Drug and psychological therapy may not offer an adequate solution to alcohol use disorder.
Many Americans have substance use disorders, but do not seek treatment for various reasons. For those who do seek treatment, drug and psychological therapy may not offer an adequate solution, which makes prevention important.
A new study supported by the National Institute of Alcohol Abuse and Alcoholism (NIAAA) has found a potential prevention option for alcohol use disorder in certain populations. The study authors found that community-based and individual-level prevention strategies was able to reduce alcohol use among American Indian and rural youth.
“This important study underscores our commitment to finding evidence-based solutions for alcohol problems in American Indian and other underserved populations,” said NIAAA Director George F. Koob, PhD. “This study is one of the largest alcohol prevention trials ever conducted with an American Indian population, and the first to demonstrate the effectiveness of screening and brief counseling intervention in significantly reducing youth alcohol use at a community level.”
American Indian teenagers have been observed to consume alcohol at a comparable rate to other similarly aged groups. However, American Indian teenagers are more likely to use alcohol earlier, and have a high rate of alcohol use disorder and other problems, according to the study. Rural youths are also known to have an increased risk for alcohol misuse.
Preventing alcohol use among rural and American Indian teenagers is important, but these individuals have been traditionally underrepresented in studies of initiatives to reduce underage drinking.
Investigators at the Rollins School of Public Health at Emory University partnered with the Cherokee Nation to launch a trial of 2 different initiatives to prevent drinking among youth.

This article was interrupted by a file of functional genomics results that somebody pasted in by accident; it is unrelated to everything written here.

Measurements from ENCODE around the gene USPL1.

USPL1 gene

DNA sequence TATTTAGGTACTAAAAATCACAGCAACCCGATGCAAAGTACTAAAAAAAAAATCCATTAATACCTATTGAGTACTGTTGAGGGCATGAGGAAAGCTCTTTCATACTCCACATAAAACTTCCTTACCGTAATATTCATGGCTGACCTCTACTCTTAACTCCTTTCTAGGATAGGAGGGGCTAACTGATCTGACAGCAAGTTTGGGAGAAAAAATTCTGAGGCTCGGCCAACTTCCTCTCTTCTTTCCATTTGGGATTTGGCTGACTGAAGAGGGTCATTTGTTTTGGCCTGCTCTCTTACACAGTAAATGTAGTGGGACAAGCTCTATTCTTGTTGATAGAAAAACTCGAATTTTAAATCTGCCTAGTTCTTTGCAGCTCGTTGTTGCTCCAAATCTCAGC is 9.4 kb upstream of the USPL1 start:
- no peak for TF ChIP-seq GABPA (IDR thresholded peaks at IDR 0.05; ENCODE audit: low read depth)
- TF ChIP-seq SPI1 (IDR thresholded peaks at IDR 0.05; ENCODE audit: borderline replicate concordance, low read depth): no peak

The first strategy was Communities Mobilizing for Change on Alcohol (CMCA), a community-based organization to reduce alcohol access, use, and consequences among underage individuals. The second strategy, CONNECT, is an individual-based screening and intervention approach that is implemented in schools.
These strategies were enacted in northeastern Oklahoma, which is home to 40% of the Cherokee Nation tribe plus whites, and racial/ethnic minorities, according to the study. Included in the study were 1623 students enrolled in a single high school who were in 9th or 10th grade at baseline.
“Community organizing has been used effectively in multiple other health intervention trials and appeared to be an optimal strategy to engage diverse citizens in these multicultural communities,” Dr Komro said.
In CMA, teams of adults are trained to enact policies and take action to reduce access to alcohol. In CONNECT, a school social worker would conduct a health consultation with each student every semester to discuss alcohol consumption. Students who partake in high-risk alcohol use are required to attend follow-up sessions, and are referred to treatment if appropriate, according to the study.
Students included in the study were randomized to receive 1 or both of the interventions, with students receiving no intervention as the control group.
The study authors discovered that self-reporting of alcohol use, including any or heavy use, within 30 days prior to the interview, decreased among youths receiving 1 or more interventions, compared with those not receiving the intervention, according to the study.
“The 2 distinct interventions alone and in combination resulted in similar patterns of effect across time,” Dr Komro said. “Interestingly, we found no evidence that the 2 interventions combined had significantly greater effects than either alone.”
These findings may even translate to the general population, where underage alcohol use and alcohol misuse disorder is common.
Although alcohol use among rural and American Indian use is high, these community- and individual-based interventions may effectively address early alcohol use in these individuals, the study concluded.